Latest London Matters report: challenges remain
On 9th May, the London Market Group (LMG) published London Matters 2017 - an update of the fact base around London’s position in the global insurance industry between 2013 and 2015.
The original report, published in 2014, laid out some of the longer-term challenges facing the market: increased competition, markets with lower transactional costs and lighter-touch regulation, the lack of ties between London and emerging economies and the need to attract the next generation of market professionals. In September, 2016, the LMG Manifesto laid out a comprehensive, business-led response to those challenges – with four interdependent workstreams, one of which is the London Market Target Operating Model.
While several positive trends affirm the traditional strengths of the London Market, the data reveals the Market still faces significant challenges, particularly in reinsurance, emerging markets and diversity.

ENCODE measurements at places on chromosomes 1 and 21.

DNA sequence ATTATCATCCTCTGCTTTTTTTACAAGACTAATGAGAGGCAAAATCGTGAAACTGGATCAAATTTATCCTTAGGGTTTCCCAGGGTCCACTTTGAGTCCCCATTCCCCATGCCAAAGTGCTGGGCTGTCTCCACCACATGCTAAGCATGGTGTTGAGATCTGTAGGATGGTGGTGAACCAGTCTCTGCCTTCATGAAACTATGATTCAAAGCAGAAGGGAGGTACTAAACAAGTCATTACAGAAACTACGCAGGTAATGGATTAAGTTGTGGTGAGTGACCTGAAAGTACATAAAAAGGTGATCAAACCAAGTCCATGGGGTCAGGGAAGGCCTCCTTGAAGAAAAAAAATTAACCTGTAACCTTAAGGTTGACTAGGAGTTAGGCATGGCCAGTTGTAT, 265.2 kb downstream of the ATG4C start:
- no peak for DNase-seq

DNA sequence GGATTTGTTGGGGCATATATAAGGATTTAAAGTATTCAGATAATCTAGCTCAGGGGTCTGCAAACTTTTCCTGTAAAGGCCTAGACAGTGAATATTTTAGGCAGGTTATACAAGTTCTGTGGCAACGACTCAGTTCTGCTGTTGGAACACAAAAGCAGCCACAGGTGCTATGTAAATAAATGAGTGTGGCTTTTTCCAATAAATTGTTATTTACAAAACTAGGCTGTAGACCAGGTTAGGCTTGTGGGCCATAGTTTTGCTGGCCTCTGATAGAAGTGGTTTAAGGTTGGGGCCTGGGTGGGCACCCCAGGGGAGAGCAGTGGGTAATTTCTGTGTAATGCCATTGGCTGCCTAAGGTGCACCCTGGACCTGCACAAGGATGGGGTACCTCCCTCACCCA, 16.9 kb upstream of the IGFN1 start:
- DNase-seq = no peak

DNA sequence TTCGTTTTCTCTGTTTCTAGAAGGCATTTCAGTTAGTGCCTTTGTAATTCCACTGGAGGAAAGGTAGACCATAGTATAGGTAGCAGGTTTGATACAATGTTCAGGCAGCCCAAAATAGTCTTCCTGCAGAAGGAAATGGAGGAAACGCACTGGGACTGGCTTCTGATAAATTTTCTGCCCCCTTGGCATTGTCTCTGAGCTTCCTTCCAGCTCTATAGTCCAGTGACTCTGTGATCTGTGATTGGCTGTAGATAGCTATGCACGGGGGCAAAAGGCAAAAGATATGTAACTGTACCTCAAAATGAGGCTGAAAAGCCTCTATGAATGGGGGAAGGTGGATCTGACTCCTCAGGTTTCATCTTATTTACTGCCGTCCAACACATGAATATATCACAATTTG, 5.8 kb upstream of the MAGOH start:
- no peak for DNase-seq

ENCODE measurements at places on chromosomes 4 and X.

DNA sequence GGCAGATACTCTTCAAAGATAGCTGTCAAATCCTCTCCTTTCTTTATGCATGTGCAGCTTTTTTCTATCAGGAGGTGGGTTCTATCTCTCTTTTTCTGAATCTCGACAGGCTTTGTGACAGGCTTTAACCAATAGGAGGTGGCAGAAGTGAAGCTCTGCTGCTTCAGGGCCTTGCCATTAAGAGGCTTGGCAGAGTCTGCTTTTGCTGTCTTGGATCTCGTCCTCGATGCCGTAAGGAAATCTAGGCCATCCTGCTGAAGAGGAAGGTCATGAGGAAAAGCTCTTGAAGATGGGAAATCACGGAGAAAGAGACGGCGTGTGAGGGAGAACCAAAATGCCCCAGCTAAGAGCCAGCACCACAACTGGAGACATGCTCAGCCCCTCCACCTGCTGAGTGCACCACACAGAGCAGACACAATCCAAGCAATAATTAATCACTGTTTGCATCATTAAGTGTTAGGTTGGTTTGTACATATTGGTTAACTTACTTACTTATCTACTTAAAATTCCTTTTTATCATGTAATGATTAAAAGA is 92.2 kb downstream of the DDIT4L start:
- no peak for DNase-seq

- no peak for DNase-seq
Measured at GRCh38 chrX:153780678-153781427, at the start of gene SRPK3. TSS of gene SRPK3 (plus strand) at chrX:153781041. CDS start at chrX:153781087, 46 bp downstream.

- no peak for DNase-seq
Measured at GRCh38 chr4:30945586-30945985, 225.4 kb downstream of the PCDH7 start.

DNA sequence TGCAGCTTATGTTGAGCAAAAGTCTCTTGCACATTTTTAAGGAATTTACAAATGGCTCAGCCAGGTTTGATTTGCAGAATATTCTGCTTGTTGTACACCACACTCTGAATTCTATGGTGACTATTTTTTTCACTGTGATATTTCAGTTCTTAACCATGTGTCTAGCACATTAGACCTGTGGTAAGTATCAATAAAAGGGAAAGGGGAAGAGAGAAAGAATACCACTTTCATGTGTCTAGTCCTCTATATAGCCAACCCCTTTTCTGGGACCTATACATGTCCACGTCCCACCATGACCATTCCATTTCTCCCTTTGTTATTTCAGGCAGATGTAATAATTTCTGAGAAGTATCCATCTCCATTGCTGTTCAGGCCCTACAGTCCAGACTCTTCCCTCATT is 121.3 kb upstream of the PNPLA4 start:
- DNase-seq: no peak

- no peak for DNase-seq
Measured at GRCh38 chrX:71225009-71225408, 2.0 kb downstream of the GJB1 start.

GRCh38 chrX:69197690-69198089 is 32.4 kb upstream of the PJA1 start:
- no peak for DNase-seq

The 2017 findings revealed that London’s global reinsurance premiums declined, from 13.4% in 2013 to 12.3% in 2015, continuing the trend reported in the 2014 London Matters report which estimated a 15% share in 2010.
London premiums from emerging markets (Asia, South and Central America and Africa) declined from US$10.5bn in 2013 to US$9.3bn in 2015. Asia remains the highest growth market globally, but was also the region in which London lost most ground between 2013 and 2015.
The 2017 report reveals that diversity continues to remain a challenge. While the proportion of female staff at 41% is in line with the UK average, the proportion of female executive directors at 5% in 2015 remains very low in comparison to the FTSE 100 average of 21%.
London’s global share of commercial insurance premiums remains steady at 5.8%, and the market has grown its position in established markets such as North American and the UK and gained share in its traditional heartlands of specialist risk classes. It has also demonstrated its ability to innovate with an estimated 74% p.a. growth in cyber premiums from 2013 to 2015.
Overall the market remains the largest global centre for commercial and specialty risk and continues to be a significant contributor to UK and London GDP. The market’s direct contribution to the UK economy is estimated at 0.9% of GDP in 2015 and accounts for 26% of the contribution of ‘the City’.
The full report is available here: London Matters 2017.